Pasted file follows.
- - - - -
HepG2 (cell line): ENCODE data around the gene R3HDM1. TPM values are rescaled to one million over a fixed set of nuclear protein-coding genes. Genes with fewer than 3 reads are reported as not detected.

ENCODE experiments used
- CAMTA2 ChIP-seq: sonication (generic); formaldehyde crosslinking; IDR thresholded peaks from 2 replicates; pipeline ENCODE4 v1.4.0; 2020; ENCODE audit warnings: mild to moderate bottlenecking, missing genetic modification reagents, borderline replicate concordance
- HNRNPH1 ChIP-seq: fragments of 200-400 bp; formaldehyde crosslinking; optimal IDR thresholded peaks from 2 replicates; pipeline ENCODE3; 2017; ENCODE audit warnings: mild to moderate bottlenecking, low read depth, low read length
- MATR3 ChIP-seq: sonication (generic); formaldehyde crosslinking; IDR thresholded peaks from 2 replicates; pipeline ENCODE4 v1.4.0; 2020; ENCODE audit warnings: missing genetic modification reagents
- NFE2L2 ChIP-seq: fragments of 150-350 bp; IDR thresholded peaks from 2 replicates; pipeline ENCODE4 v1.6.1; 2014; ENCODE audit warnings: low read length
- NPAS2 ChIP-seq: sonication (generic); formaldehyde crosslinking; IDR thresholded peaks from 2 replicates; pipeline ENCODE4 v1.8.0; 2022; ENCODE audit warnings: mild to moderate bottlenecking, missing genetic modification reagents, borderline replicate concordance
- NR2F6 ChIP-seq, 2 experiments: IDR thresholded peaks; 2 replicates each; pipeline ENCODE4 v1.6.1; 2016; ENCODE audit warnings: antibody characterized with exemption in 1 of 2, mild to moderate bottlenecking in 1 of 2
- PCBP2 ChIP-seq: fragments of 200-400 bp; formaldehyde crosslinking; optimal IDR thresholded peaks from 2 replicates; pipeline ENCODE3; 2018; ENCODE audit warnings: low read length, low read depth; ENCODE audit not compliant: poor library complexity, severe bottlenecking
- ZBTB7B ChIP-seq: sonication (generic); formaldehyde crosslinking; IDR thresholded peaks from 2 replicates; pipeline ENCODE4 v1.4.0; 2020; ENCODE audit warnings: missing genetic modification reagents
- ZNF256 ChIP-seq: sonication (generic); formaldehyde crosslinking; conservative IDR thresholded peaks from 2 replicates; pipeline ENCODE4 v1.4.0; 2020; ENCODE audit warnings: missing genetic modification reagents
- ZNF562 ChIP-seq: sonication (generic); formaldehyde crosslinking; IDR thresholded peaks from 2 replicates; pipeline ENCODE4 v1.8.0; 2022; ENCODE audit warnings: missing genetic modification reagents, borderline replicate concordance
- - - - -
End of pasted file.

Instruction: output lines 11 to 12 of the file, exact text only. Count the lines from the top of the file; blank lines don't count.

- ZNF256 ChIP-seq: sonication (generic); formaldehyde crosslinking; conservative IDR thresholded peaks from 2 replicates; pipeline ENCODE4 v1.4.0; 2020; ENCODE audit warnings: missing genetic modification reagents
- ZNF562 ChIP-seq: sonication (generic); formaldehyde crosslinking; IDR thresholded peaks from 2 replicates; pipeline ENCODE4 v1.8.0; 2022; ENCODE audit warnings: missing genetic modification reagents, borderline replicate concordance